Adrenal Gland: What is it? Function, Production Hormones and Related Conditions

Also called adrenal glands, they are small structures attached to the upper part of each kidney.

The human body has two adrenal glands that release chemicals called hormones into the bloodstream. These hormones affect many parts of the human body.

Where are the adrenal glands?

The human body has two adrenal glands, and one sits on top of each kidney. Each adrenal gland weighs 4-5 g in an adult. The adrenal glands are detected at six weeks of gestation for the first time.


Each adrenal gland comprises two distinct parts: the outer part called the adrenal cortex and the internal suprarenal medulla.

The adrenal glands secrete different hormones that act as “chemical messengers.” These hormones travel in the bloodstream and work on various body tissues to allow them to function correctly. All adrenocortical hormones are steroidal compounds made of cholesterol.

What hormones do the adrenal glands produce?

The adrenal cortex produces three hormones:

Mineralocorticoids: The most important of which is aldosterone. This hormone helps maintain the body’s salt and water levels, which, in turn, regulate blood pressure. Without aldosterone, the kidney loses excessive salt (sodium) and water, leading to severe dehydration and low blood pressure.


Glucocorticoids: Predominantly cortisol. This hormone responds to the disease and helps regulate the body’s metabolism.

Cortisol stimulates glucose production by helping the body release the necessary storage ingredients (fat and muscle) to produce glucose. Cortisol also has significant anti-inflammatory effects.

Adrenal androgens: Male sex hormones, mainly dehydroepiandrosterone (DHEA) and testosterone. All have weak effects, but they play a role in the early development of male sexual organs in childhood and female body hair during puberty.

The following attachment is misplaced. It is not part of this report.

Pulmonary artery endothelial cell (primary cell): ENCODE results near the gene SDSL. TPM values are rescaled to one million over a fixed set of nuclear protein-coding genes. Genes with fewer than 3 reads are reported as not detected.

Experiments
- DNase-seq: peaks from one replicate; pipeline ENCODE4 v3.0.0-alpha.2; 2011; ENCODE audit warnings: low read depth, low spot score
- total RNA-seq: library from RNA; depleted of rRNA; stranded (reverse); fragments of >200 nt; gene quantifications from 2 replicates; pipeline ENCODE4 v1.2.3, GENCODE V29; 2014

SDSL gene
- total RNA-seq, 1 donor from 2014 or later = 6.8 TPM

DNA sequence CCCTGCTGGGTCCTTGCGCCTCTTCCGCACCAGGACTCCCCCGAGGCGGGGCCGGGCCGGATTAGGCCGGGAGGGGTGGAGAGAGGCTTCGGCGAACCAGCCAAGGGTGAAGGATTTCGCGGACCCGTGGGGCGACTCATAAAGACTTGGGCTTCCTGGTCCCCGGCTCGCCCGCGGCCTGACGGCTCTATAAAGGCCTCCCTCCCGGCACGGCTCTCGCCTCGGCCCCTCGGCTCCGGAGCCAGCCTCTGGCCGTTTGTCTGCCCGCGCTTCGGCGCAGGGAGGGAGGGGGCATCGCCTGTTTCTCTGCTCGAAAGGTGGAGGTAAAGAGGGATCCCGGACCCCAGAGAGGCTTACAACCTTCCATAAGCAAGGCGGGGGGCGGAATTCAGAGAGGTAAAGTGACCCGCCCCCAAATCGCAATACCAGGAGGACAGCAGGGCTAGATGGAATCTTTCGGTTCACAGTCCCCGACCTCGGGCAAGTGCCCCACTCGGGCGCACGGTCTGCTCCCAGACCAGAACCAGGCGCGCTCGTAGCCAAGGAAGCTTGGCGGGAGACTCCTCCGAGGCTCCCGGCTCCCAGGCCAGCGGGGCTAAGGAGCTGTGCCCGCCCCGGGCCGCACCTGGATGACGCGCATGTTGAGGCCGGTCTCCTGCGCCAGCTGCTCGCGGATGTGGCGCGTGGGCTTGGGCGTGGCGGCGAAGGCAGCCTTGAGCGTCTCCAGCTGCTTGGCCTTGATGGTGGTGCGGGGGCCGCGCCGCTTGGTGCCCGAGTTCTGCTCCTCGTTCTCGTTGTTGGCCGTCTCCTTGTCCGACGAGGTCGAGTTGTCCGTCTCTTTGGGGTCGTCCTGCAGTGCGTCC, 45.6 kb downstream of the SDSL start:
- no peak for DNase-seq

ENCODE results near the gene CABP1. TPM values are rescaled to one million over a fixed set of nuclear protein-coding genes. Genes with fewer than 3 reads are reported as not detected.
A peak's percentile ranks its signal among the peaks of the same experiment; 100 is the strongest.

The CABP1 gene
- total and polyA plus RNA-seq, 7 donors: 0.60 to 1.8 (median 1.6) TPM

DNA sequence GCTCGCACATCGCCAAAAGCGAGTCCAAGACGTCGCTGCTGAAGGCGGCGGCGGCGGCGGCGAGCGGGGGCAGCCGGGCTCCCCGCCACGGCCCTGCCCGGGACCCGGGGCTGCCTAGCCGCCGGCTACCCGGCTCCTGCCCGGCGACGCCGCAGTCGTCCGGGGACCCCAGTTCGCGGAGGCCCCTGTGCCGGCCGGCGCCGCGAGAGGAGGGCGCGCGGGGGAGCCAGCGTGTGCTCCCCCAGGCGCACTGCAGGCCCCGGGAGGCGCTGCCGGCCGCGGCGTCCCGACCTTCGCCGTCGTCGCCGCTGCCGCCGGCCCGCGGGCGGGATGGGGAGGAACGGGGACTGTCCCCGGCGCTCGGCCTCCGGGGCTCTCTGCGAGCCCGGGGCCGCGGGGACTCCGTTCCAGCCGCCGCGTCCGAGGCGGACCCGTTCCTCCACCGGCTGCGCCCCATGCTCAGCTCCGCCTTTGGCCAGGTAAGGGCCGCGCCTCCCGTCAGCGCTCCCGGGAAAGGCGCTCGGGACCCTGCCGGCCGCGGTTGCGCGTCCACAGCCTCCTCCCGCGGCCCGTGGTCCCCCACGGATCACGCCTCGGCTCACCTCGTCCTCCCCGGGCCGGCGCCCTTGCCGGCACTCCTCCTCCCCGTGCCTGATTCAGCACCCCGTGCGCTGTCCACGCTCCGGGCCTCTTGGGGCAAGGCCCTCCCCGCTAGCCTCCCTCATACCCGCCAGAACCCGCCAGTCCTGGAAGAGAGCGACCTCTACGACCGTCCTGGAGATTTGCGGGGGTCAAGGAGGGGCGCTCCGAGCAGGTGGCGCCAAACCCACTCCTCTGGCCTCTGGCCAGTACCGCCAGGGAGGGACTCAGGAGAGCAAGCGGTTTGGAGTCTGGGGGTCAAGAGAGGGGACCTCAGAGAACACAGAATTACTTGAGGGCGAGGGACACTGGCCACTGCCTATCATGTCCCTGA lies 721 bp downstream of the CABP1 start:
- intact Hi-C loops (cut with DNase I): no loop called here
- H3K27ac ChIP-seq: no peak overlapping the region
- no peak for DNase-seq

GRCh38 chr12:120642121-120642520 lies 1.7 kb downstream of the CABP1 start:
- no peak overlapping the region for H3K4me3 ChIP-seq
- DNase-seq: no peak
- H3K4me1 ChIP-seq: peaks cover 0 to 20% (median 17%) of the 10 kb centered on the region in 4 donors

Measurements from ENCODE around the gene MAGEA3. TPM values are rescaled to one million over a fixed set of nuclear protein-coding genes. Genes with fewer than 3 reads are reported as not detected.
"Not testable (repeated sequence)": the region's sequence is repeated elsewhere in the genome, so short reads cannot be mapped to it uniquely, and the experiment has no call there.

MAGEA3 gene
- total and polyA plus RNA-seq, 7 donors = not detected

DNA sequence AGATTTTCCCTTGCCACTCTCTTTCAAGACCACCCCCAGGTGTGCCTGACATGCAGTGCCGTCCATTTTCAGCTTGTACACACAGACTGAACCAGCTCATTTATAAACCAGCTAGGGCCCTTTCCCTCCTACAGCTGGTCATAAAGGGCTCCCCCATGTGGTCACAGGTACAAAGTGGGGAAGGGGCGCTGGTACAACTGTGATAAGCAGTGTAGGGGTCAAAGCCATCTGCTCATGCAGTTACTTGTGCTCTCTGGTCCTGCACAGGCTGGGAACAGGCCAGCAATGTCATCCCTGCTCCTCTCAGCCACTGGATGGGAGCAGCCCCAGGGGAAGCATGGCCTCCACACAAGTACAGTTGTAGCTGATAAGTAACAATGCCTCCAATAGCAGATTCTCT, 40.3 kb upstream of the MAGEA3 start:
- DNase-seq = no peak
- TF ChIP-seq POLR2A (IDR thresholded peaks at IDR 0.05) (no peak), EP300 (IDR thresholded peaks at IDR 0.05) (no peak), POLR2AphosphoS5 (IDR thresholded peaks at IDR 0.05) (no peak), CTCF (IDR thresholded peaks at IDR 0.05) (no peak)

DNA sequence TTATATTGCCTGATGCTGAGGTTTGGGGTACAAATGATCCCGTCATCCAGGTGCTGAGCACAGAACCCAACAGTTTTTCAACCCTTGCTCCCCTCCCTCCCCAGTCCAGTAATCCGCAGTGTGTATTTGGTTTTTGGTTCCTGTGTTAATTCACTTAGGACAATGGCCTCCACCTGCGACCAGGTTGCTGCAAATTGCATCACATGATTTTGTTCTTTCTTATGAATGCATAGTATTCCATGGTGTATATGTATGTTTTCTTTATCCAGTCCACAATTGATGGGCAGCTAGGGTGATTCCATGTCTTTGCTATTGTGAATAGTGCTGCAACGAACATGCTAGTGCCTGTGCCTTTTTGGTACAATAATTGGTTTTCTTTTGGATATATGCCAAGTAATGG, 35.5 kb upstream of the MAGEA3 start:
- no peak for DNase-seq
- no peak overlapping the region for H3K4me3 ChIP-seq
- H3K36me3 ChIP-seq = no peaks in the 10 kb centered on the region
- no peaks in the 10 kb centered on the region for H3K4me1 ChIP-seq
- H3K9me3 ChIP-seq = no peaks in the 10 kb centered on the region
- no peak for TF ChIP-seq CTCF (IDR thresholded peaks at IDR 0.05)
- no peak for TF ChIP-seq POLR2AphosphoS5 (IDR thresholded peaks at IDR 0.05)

Adrenocorticotropic hormone (ACTH), secreted by the anterior pituitary gland, mainly affects the release of glucocorticoids and adrenal androgens by the adrenal gland and, to a much lesser extent, also stimulates the release of aldosterone.

The adrenal medulla produces catecholamines:  Catecholamines include adrenaline, noradrenaline, and small amounts of dopamine; These hormones are responsible for all the physiological characteristics of the stress response, the so-called “fight or flight” response.

Affections of the adrenal gland

Commonly, an overproduction of aldosterone, which causes a condition known as primary hyperaldosteronism, may occur. This causes high blood pressure, which is resistant to conventional blood pressure control tablets and salt disorders.

High blood pressure can cause headaches and visual problems. Some studies have suggested that hyperaldosteronism can account for up to 5% of all people with high blood pressure and an even higher proportion of those who have treatment-resistant hypertension.

In rare cases, the adrenal glands can become overactive or inactive. Cushing’s syndrome and Addison’s disease are the two central glucocorticoid-related disorders that result from these.

Cushing’s syndrome: is due to overactive adrenal glands due to excessive production of cortisol.

Clinical findings include thinning and bruising of the skin, obesity, diabetes, psychiatric disorders, high blood pressure, muscle weakness, osteoporosis, excessive facial hair, and irregular periods in women. It can fail growth in children.

Patients with excess cortisol also have healing problems and increased susceptibility to infection.

Addison’s disease or adrenal insufficiency is due to the shortage of the adrenal glands associated with the lack of hormones.

Adrenal insufficiency can be acute or chronic. Symptoms of chronic adrenal insufficiency include low blood pressure, fatigue, weight loss, anorexia, nausea, vomiting, abdominal pain, cravings for salt, and low blood sugar.

The skin and mucous membranes may show increased pigmentation. The loss of secondary sexual characteristics is only observed in women with the disease.

Acute adrenal insufficiency is a medical emergency and must be identified and treated promptly. The characteristics of acute adrenal insufficiency are circulatory collapse with abdominal pain and low blood sugar.

The overproduction of androgens is also very rare, but it can cause excessive hair growth and alterations in the menstrual period.

The adrenal gland tumors are primarily benign and do not produce excessive or insufficient production of adrenal hormones.

Most tumors are discovered incidentally when people undergo scanning for several other reasons. Adrenal cancer is sporadic. Adrenal tumors may require surgery if they are large or overproduce hormones.

The treatment of each disorder varies according to the specific cause. Patients with concerns about these conditions should consult their doctor.